New record for largest rooftop solar array in Australia

Previously we wrote about Australia’s two largest rooftop solar power arrays–The Adelaide Fairgrounds installation and the Sydney Theatre Company, 1MW and 340kW, respectively. This title has once again changed hands, however, and has gone to the University of Queensland’s St. Lucia Campus in Brisbane. This array, spread across eleven rooftops, has an installed capacity of 1.2MW and is composed of over 5,000 polycrystalline panels.

Much like the Adelaide Fairgrounds and STC installations, one of the reasons for the installation was to promote the cause of renewable energy and to spread the University of Queensland’s reputation as an innovative solar energy research centre; the installation will also serve as a training platform for the university.

œThe UQ solar power installation represents the leading edge of commercial and industrial scale solar energy in Australia. UQ will substantially reduce its carbon footprint and provide an excellent learning facility for future leaders of the renewable energy industry, said Ingenero CEO Steve McRae.

Written by James Martin

Solar Choice Analyst

© 2010 Solar Choice Pty Ltd

Sources and Links:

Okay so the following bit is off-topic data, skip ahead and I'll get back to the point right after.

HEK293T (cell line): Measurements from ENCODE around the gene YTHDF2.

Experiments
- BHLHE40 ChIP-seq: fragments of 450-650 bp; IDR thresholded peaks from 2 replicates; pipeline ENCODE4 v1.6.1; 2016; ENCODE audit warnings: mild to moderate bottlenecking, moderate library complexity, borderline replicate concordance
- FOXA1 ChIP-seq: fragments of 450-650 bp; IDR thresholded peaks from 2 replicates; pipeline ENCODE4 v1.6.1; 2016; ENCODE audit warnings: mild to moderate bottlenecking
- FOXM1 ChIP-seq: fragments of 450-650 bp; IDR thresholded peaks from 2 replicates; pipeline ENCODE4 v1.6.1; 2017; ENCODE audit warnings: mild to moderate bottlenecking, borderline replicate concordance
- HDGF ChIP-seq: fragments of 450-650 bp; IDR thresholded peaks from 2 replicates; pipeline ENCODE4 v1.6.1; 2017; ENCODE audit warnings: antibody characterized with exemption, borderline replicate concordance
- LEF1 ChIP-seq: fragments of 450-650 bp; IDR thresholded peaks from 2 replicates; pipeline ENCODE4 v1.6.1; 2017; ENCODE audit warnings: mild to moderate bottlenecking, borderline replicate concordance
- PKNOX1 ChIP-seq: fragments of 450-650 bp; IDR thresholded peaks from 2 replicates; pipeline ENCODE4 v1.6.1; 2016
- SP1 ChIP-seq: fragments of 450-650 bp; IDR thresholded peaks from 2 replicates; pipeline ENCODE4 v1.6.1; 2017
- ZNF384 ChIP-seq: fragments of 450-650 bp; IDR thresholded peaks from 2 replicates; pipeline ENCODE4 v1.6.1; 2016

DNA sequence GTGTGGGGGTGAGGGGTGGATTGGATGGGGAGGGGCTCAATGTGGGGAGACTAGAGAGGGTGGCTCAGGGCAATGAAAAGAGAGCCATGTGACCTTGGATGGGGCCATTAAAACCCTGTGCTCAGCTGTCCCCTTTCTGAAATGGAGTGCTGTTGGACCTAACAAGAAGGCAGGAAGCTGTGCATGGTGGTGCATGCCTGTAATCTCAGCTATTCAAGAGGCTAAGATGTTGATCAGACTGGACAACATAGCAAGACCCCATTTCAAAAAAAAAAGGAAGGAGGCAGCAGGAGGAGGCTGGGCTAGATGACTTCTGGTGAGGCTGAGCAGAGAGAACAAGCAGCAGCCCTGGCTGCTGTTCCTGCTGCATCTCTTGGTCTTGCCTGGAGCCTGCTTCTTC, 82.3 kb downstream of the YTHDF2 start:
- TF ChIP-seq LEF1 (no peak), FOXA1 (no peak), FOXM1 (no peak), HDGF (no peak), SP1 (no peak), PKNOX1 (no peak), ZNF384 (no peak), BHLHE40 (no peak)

Previous Solar Choice blog about the now second and third largest rooftop installations can be read here.

Ingenero Pty Ltd: “UQ to host Australia’s largest solar PV flat panel array” (media release)

Photo of University of Queensland installation courtesy of Ingenero.

Although not responsible for the projects listed above, Solar Choice Commercial does manage the tender process for a wide diversity of large-scale solar power projects throughout Australia, including for mining companies, restaurant groups, shopping centres, and rural solar farms. For professional management and consultancy on your solar energy project, contact our Commercial Tenders Management team on 1300 78 72 73 for more information.

James Martin II

Contributor at Solar Choice
James was Solar Choice's primary writer & researcher between 2010 and 2018.

He is now the communications manager for energy technology startup SwitchDin, but remains an occasional contributor to the Solar Choice blog.

James lives in Newcastle in a house with a weird solar system.
James Martin II